Uh oh. Looks like the CloudKeepers have lost control of one of their buzzwords. “The Cloud” has busted out of all attempts to fence it in, and gotten loose on the Interwebs where anyone can use it to describe a data disaster.
That’s the thrust of recent posts from James Urquhart and Lori MacVittie, who seek to differentiate “The Cloud” from “Cloud Computing.” Why has this come up now? It’s partly because something bad has been blamed on The Cloud – namely, the data drama involving T-Mobile’s Sidekick service, in which all user data first evaporated and then was pieced back together by Microsoft’s Danger subsidiary. We covered the debate about cloud culpability for the failure, and whether it was fair.
“Appalled’ at Sidekick as Cloud
The discussion continues. “Several of us who have been involved in cloud-computing implementations were appalled at the use of the term ‘cloud’ in regard to Danger,” Urquhart writes. “Clearly, as a provider, Danger was not practicing core cloud-computing principles.”
MacVittie goes further: “Thanks to the nearly constant misapplication of the phrase ‘The Cloud’ and the lack of agreement on a clear definition from technical quarters I must announce that ‘The Cloud’ is no longer a synonym for ‘Cloud Computing’,” she writes. “It can’t be. The two no longer refer to the same thing (if they ever really did) and there should be no implied – or inferred – relationship between them. ‘The Cloud’ has, unfortunately, devolved into little more than a trendy reference for any consumer-facing application delivered over the Internet.”
Okay … according to whom? Depending upon whose count you use, there have been between 25 and 65 different definitions put forth for cloud computing. The current messy state of cloud terminology is the outcome of many months of dueling definitions and marketing mischief, in which companies have slapped a “cloud” sticker on just about anything attached to the Internet.
Gaining some clarity around CloudTalk is an admirable goal. At the risk of inviting scorn from cloud watchers everywhere, it seems to me a core problem is that cloud computing has been defined using three different variables:
- Location: This view has presented cloud computing as shifting data and applications from the desktop to the Internet – or at least a data center attached to the Internet.
- Technology: There’s another group that defines cloud computing as the use of particular set of technologies and application designs to provide resiliency, mobility and advanced management.
- Billing: Others have tied definitions of cloud computing to a “pay as you go” or “pay per use” utility model.
You can mix and match the definitions as you like. Some folks have incorporated two or even all three of these principles into their definition of cloud computing. Still others add multi-tenancy into the mix. Then there’s the matter of the cloud stack and which “aaS” label applies. Is it IaaS, PaaS or SaaS?
What Happens Now?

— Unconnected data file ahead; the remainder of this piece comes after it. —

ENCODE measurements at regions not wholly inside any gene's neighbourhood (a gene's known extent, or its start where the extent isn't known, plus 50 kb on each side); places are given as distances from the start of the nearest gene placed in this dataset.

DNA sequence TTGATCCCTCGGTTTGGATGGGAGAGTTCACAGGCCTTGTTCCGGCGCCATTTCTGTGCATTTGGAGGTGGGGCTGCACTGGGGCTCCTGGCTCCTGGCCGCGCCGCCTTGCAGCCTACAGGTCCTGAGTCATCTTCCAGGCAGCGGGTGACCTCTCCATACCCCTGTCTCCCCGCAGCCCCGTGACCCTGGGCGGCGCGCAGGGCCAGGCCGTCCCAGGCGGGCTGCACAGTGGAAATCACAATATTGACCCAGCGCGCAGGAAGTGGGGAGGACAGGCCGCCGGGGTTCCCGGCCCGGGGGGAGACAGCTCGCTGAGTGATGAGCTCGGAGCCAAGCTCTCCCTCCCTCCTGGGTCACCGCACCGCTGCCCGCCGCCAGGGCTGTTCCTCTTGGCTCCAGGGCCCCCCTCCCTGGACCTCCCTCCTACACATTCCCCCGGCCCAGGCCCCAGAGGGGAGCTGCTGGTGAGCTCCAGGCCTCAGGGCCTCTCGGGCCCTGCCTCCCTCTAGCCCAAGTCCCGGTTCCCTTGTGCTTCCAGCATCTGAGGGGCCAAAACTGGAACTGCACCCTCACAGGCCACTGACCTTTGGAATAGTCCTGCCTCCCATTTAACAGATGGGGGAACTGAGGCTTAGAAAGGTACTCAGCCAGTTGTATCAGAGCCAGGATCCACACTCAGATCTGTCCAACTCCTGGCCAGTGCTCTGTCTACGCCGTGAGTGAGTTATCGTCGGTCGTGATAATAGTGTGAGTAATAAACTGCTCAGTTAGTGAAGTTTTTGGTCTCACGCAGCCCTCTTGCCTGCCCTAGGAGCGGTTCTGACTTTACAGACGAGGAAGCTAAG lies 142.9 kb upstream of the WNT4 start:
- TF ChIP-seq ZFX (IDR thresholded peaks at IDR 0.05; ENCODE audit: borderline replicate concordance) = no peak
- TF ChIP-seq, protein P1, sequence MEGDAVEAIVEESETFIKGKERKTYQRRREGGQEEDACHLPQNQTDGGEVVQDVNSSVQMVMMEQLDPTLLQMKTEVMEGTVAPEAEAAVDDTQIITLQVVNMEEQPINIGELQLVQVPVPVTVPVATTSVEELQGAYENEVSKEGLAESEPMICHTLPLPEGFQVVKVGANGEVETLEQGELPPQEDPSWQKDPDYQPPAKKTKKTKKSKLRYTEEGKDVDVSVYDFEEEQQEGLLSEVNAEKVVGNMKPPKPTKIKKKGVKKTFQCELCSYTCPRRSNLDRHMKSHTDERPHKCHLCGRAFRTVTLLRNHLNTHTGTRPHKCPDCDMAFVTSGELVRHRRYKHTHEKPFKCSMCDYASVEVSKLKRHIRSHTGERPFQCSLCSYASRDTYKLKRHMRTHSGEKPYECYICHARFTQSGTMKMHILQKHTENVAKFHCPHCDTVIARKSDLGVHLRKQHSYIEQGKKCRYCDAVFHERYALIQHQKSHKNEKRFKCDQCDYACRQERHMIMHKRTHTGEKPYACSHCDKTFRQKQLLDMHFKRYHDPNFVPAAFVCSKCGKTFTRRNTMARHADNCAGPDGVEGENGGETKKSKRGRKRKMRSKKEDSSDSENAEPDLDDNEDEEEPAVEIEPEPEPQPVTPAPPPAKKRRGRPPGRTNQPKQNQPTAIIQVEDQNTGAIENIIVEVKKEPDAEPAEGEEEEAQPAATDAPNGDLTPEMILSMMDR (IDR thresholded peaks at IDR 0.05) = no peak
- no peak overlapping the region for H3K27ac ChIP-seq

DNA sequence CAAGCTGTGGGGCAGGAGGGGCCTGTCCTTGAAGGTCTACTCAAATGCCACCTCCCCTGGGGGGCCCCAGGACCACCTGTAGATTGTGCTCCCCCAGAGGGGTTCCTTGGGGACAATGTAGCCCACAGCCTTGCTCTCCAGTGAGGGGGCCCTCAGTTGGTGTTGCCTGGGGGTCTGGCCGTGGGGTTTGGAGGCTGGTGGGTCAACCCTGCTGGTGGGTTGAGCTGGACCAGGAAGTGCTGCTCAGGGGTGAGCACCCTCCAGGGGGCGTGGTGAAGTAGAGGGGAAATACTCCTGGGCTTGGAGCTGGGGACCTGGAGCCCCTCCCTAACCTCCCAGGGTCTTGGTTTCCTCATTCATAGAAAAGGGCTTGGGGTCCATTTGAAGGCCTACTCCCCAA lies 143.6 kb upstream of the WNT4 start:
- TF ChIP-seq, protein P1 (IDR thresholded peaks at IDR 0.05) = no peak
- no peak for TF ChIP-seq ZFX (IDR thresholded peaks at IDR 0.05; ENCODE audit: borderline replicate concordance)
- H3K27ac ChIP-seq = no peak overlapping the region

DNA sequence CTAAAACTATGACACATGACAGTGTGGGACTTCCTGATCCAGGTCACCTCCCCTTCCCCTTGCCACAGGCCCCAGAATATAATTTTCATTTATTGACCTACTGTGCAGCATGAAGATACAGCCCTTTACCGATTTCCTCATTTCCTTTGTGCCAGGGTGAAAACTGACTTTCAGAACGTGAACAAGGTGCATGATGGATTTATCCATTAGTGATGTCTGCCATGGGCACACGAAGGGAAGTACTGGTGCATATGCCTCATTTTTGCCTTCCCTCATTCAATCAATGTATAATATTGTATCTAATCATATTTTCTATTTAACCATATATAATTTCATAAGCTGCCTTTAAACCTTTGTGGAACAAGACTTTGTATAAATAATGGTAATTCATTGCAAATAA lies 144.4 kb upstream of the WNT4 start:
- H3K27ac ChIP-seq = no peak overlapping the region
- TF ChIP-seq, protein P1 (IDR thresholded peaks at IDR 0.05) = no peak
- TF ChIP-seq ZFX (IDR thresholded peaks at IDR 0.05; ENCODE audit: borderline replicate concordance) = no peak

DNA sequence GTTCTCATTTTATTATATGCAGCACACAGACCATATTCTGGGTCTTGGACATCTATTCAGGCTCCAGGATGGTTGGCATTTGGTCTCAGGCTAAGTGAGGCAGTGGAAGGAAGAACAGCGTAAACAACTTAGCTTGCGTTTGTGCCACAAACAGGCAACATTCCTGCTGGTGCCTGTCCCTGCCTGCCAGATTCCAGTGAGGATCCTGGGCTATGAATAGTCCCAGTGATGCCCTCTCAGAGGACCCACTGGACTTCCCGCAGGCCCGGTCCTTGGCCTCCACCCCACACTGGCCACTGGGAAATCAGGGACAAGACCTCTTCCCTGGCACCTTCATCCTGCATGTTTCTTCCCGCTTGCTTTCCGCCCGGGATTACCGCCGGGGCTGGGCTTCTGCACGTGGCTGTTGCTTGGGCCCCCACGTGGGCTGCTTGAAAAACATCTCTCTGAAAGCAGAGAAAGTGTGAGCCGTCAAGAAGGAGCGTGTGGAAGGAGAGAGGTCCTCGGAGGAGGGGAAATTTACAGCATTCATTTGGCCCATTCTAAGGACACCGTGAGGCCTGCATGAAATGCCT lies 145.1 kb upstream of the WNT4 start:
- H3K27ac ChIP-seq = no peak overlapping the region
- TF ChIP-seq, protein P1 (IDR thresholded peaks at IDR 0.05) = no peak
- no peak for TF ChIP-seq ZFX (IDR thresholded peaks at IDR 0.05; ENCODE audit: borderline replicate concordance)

Can Cloud Computing be disentangled from The Cloud? Is it possible to retain the enviable momentum that has attached to All Things Cloud while providing clarity for folks who may actually want to buy something?
For many end users, that’s not happening. A survey released Tuesday by data center trade group AFCOM found that just 14.9 percent of its member companies have adopted cloud computing, although another 46 percent are considering it. AFCOM said that percentage was three times higher than the “considering but not implementing” numbers for any other data center technology.
Things appear to be little better in the UK. Research released Tuesday by Peer 1 Networks found that 88 percent of IT decision makers don’t use cloud computing technologies, with 39 percent citing “lack of knowledge” as a barrier.
The ‘Green’ Precedent
All the cloud shenanigans are giving end users a headache, and making them yearn for the simplicity of “Green IT” hype. In an odd way, the rehabilitation of “Green IT” in the data center discussion may offer hope for cloud terminology.
In mid-2007 I was inundated by a tidal wave of “everything is green” releases that foreshadowed the 2009 avalanche of “everything is cloud” PR offerings. To be sure, there are many marketing folks who continue to invoke “green,” and you hear it regularly in discussions of corporate sustainability programs.
But when data center folks get together, the key term is “energy efficiency” and the language is more specific. Perhaps more importantly, most customers know PUE and LEED, and are beginning to embrace these terms and metrics and factor them into their decisions.
It’s not a perfect world, but it’s a vast improvement over the greenwashing tidal wave of 2007. Is there a similar shakeout coming for “The Cloud” and/or “Cloud Computing?” Can cloud terminology be used to broadly describe the paradigm shift in computing, while new language emerges to inform business decisions? What do you think? Share your take in the comments.